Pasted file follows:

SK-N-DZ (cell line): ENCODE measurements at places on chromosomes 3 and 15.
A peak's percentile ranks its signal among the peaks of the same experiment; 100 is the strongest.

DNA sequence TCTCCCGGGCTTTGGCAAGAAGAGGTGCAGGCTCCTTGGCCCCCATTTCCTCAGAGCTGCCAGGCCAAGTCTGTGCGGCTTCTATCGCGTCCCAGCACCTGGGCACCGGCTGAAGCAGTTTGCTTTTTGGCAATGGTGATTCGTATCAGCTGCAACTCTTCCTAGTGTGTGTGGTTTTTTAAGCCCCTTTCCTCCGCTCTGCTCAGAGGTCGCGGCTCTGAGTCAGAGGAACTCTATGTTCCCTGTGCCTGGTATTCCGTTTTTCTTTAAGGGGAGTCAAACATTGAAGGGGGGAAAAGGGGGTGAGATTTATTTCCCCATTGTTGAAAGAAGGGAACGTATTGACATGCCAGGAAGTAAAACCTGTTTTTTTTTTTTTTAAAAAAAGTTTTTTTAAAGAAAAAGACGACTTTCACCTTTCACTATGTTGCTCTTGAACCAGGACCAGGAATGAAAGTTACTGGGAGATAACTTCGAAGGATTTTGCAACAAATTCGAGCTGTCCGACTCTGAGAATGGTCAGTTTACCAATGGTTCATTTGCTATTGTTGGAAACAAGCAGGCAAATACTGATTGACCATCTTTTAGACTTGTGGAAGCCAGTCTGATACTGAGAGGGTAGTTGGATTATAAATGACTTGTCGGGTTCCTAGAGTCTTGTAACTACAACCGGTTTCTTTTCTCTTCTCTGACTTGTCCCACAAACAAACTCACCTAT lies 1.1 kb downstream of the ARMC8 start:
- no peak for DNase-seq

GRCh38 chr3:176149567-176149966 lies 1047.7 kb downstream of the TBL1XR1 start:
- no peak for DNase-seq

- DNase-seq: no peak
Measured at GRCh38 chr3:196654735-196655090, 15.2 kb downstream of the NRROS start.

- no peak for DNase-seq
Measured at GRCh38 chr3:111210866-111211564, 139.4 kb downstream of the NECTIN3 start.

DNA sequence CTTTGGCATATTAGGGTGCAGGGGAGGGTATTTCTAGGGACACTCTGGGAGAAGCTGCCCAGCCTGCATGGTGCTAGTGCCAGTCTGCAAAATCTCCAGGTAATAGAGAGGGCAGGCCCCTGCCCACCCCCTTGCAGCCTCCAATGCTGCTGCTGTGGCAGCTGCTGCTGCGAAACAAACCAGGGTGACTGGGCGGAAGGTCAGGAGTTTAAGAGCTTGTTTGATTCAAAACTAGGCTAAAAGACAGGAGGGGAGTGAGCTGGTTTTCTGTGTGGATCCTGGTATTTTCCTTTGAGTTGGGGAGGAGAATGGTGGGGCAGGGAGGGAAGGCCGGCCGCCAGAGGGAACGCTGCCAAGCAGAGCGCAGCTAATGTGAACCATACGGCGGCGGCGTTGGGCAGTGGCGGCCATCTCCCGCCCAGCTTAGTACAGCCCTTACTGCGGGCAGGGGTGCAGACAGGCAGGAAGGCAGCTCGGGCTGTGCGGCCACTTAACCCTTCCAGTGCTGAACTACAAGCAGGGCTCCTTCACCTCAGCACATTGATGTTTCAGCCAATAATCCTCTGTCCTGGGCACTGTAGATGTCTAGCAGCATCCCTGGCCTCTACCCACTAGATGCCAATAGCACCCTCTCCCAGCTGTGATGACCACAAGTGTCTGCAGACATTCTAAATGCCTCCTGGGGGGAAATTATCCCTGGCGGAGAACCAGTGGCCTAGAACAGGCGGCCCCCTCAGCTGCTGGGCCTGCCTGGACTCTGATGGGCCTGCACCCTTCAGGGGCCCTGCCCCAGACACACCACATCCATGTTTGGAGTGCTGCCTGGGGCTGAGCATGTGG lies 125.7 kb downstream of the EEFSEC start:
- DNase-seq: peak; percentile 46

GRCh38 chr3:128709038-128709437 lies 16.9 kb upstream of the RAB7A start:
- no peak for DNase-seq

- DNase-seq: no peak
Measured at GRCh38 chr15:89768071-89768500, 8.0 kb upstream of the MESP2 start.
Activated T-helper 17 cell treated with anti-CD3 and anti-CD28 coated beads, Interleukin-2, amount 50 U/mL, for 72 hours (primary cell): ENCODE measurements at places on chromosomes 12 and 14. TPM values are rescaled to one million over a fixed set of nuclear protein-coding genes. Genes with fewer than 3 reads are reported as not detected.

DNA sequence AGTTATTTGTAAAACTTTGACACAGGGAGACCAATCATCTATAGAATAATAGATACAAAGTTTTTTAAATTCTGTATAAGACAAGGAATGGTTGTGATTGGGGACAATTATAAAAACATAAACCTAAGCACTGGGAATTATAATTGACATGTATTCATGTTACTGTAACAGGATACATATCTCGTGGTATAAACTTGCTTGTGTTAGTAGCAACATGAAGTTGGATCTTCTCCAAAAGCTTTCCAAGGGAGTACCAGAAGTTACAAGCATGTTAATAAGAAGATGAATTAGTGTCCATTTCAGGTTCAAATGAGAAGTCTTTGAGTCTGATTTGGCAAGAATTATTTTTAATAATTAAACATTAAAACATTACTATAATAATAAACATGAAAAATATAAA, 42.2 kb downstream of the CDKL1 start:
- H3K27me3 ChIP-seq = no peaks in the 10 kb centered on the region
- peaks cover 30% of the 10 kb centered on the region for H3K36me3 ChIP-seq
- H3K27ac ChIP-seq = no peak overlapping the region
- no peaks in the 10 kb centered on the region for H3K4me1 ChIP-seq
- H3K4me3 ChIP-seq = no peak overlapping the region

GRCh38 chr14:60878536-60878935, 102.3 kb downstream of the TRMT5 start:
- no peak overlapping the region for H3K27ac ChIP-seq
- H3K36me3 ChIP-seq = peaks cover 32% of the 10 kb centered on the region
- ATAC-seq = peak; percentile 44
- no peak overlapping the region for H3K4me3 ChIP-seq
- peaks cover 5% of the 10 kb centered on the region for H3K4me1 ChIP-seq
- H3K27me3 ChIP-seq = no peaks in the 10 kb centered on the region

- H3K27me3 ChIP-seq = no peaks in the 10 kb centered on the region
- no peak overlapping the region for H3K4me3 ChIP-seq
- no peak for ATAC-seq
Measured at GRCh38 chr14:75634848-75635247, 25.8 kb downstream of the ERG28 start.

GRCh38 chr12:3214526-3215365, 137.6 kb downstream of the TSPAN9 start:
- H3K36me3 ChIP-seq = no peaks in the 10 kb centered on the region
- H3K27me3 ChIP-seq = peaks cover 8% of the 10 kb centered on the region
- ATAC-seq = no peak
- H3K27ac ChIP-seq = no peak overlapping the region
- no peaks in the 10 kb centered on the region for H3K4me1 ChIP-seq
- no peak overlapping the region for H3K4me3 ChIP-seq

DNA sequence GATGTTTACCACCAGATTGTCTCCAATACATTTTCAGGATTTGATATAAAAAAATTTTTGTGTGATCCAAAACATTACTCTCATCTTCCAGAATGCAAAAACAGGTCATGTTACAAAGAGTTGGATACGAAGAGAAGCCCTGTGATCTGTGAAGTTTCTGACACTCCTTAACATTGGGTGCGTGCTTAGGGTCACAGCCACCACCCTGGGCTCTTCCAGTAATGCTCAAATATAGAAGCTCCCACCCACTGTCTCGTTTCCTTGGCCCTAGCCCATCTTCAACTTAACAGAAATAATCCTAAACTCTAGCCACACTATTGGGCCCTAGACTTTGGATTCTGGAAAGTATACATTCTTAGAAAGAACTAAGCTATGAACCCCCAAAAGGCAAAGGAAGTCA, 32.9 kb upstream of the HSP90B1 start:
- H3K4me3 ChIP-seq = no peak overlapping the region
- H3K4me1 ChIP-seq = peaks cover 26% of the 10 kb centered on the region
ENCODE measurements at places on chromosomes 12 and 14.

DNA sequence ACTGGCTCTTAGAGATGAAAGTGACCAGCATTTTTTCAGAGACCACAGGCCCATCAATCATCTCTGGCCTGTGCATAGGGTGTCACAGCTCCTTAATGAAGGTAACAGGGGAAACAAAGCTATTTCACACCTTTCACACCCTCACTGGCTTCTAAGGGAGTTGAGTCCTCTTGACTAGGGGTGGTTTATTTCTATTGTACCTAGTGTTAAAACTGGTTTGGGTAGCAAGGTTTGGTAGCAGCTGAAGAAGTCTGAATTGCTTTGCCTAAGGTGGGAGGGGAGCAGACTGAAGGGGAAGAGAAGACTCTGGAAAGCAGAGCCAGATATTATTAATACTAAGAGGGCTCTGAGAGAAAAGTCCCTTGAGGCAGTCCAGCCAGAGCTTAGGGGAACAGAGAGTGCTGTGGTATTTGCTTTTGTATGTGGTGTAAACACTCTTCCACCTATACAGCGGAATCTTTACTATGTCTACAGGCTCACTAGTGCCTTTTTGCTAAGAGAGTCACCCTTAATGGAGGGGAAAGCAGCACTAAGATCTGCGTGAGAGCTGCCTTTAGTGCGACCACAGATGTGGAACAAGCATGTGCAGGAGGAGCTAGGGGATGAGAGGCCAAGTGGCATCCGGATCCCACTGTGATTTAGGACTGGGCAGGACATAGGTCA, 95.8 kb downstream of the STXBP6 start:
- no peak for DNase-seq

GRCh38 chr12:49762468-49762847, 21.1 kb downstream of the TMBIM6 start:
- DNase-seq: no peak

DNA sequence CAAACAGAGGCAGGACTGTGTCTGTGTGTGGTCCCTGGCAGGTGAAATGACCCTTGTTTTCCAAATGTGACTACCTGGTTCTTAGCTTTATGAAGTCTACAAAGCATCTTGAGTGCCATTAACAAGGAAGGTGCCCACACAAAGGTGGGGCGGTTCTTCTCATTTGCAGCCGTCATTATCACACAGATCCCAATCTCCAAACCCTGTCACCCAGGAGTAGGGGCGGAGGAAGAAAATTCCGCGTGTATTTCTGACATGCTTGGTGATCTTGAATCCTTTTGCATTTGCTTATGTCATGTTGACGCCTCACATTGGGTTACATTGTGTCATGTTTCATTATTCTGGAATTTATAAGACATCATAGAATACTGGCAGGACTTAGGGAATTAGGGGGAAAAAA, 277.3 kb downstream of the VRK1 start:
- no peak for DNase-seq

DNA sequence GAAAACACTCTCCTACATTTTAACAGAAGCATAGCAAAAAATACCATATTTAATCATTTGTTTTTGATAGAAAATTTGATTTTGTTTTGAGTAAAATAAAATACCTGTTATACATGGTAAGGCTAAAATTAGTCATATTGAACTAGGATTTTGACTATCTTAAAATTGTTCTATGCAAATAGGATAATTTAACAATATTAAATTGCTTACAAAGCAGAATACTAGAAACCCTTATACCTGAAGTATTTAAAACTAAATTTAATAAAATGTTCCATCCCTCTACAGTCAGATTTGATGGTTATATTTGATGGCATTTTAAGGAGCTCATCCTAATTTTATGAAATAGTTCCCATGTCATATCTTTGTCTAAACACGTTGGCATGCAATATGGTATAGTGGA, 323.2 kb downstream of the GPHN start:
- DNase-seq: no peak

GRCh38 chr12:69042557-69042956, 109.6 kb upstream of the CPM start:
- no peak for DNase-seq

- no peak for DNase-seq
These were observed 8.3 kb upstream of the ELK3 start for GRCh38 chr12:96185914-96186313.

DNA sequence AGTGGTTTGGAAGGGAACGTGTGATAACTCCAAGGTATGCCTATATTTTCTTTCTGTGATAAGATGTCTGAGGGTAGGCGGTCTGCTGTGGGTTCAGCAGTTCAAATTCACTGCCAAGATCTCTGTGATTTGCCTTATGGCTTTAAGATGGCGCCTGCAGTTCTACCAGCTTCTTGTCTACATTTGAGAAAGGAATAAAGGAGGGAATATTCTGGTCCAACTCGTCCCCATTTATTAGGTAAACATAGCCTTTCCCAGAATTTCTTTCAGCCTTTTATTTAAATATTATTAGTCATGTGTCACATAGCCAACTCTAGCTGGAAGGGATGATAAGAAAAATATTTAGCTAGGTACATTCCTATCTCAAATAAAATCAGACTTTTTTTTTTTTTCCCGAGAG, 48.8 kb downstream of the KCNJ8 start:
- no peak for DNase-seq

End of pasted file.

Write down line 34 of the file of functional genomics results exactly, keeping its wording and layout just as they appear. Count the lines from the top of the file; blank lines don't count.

Measured at GRCh38 chr14:75634848-75635247, 25.8 kb downstream of the ERG28 start.